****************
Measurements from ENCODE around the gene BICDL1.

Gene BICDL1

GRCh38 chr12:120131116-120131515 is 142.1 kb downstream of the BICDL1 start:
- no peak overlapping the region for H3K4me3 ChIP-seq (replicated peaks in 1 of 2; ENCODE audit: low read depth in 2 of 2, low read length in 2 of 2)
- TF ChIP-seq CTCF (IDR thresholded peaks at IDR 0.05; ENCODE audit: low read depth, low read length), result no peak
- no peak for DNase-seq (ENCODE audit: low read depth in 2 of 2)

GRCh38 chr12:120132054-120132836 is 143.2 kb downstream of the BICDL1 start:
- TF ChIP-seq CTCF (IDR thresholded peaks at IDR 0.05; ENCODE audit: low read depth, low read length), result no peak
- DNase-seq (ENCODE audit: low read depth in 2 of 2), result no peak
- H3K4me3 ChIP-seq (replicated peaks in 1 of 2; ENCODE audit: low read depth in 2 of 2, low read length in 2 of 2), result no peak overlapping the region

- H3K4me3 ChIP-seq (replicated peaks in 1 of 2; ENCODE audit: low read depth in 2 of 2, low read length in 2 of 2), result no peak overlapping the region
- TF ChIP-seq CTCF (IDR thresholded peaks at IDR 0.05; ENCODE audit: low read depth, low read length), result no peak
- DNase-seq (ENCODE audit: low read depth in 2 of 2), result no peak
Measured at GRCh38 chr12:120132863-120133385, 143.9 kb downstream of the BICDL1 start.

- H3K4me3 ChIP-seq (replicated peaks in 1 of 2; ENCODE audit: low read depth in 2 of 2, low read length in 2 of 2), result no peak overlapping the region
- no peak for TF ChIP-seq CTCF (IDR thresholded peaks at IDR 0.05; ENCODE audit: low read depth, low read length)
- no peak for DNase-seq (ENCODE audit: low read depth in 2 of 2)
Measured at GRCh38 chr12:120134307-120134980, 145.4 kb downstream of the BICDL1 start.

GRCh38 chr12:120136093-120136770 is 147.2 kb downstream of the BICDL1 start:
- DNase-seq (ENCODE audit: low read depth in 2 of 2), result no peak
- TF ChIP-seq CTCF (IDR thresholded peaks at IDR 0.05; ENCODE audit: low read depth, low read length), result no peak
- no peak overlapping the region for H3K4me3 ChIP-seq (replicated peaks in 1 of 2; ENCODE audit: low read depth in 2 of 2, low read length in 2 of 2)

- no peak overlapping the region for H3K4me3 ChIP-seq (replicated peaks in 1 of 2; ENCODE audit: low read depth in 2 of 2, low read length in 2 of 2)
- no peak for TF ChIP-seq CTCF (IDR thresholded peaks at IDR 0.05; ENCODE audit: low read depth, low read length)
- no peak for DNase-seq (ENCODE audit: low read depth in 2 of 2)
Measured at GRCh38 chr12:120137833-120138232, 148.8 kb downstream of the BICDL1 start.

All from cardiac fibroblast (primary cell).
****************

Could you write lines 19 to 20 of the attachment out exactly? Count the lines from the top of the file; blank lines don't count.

GRCh38 chr12:120136093-120136770 is 147.2 kb downstream of the BICDL1 start:
- DNase-seq (ENCODE audit: low read depth in 2 of 2), result no peak